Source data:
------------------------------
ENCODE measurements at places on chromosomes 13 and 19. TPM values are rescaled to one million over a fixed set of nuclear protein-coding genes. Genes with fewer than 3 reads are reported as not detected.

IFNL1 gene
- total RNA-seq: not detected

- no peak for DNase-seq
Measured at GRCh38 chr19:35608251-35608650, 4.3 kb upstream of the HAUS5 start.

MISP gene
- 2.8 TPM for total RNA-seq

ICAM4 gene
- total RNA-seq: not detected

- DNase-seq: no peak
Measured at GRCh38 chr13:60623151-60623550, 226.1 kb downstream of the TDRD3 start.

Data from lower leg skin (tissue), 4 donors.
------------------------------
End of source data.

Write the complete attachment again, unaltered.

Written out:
ENCODE measurements at places on chromosomes 13 and 19. TPM values are rescaled to one million over a fixed set of nuclear protein-coding genes. Genes with fewer than 3 reads are reported as not detected.

IFNL1 gene
- total RNA-seq: not detected

- no peak for DNase-seq
Measured at GRCh38 chr19:35608251-35608650, 4.3 kb upstream of the HAUS5 start.

MISP gene
- 2.8 TPM for total RNA-seq

ICAM4 gene
- total RNA-seq: not detected

- DNase-seq: no peak
Measured at GRCh38 chr13:60623151-60623550, 226.1 kb downstream of the TDRD3 start.

Data from lower leg skin (tissue), 4 donors.